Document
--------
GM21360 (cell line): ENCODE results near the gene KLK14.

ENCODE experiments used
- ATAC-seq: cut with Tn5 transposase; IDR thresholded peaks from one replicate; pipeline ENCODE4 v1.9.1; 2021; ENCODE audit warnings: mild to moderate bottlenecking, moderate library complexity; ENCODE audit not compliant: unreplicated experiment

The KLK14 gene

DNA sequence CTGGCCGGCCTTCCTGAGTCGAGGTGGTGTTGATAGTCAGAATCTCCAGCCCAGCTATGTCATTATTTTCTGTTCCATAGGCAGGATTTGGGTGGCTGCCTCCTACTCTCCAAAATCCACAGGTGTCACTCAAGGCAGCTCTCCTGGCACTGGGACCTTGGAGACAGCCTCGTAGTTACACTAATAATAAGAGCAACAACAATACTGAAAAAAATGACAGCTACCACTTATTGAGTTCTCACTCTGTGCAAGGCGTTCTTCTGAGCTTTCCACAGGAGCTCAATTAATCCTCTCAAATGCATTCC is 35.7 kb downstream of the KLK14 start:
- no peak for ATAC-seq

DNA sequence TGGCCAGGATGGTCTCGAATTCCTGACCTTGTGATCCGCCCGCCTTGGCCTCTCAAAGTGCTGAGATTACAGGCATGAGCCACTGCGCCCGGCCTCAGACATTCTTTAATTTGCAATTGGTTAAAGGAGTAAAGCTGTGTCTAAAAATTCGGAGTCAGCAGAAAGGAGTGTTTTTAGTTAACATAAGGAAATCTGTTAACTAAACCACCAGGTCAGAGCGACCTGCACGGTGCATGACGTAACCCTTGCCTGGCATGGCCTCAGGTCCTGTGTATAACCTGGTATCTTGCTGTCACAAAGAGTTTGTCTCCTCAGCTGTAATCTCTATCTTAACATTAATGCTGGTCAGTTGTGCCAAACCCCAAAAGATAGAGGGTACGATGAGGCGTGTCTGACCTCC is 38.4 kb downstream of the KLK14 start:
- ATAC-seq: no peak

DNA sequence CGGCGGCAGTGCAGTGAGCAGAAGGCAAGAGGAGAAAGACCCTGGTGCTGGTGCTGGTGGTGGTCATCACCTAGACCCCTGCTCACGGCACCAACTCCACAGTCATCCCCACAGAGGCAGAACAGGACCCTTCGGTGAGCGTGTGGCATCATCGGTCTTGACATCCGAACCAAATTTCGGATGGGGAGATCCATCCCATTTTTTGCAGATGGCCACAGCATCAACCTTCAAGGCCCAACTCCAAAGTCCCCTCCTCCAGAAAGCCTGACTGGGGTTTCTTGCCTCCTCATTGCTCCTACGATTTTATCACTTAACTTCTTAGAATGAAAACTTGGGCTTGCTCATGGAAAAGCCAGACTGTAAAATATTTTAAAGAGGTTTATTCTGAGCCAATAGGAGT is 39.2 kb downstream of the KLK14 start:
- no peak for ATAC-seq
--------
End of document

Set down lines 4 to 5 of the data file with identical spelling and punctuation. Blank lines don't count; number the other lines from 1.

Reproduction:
The KLK14 gene

DNA sequence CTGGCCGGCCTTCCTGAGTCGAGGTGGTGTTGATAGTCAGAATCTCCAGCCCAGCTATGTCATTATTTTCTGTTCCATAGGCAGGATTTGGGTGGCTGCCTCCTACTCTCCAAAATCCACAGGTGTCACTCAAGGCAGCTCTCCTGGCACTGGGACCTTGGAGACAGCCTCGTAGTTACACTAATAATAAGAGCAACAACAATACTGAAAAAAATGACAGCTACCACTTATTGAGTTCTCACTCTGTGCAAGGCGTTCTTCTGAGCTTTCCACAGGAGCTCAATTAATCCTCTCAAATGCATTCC is 35.7 kb downstream of the KLK14 start: